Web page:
Show Summary Details

Page of

PRINTED FROM the OXFORD RESEARCH ENCYCLOPEDIA, POLITICS ( (c) Oxford University Press USA, 2019. All Rights Reserved. Personal use only; commercial use is strictly prohibited. Please see applicable Privacy Policy and Legal Notice (for details see Privacy Policy and Legal Notice).

Subscriber: null; date: 21 October 2019

Administrative Styles and Policy Styles

Summary and Keywords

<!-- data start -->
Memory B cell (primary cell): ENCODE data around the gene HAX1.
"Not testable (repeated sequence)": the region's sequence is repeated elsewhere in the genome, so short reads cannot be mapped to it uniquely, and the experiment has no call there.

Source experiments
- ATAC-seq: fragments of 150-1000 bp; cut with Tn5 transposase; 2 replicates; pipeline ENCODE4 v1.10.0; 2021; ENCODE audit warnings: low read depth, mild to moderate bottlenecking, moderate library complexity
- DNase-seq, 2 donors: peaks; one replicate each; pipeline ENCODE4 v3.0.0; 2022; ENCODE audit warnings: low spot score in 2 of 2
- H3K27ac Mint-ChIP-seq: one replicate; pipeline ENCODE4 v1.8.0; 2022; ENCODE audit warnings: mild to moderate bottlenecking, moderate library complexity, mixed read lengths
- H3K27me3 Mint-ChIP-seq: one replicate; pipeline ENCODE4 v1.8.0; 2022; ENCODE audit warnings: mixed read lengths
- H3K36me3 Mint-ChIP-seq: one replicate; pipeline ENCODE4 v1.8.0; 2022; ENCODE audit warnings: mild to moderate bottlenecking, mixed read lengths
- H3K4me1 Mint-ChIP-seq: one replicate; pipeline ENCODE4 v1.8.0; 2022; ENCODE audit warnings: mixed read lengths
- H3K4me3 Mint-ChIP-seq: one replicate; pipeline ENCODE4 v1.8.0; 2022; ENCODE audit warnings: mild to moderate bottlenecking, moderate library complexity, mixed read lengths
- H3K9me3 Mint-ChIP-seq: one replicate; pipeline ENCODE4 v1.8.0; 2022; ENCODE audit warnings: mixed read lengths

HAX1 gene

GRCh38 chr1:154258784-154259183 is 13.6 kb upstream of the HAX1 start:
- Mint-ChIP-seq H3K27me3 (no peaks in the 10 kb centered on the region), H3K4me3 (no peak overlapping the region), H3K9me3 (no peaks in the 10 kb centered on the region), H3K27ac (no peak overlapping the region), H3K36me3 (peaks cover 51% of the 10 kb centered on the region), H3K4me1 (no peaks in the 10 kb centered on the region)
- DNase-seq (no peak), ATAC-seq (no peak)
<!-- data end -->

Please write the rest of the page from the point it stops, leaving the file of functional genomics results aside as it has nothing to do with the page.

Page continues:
There are distinct characteristics to the ways and procedures through which public administrations typically accomplish their daily tasks. The informal routines that characterize the behavior and activities of public administrations in the policymaking process are called administrative styles. They can be understood as the meso-level of organizational culture. Studying administrative styles is important for comparative research on policymaking because they capture and explain variance in policymaking and implementation beyond merely structural aspects or formal institutions. Similar to policy styles and regulatory styles, the concept of administrative styles has long been employed to describe state–society relationships. It has found to be a useful independent variable in the study various phenomena, such as divergent policy developments across European states, national idiosyncrasies in regulatory regimes or the impact of Europeanization on national administrations.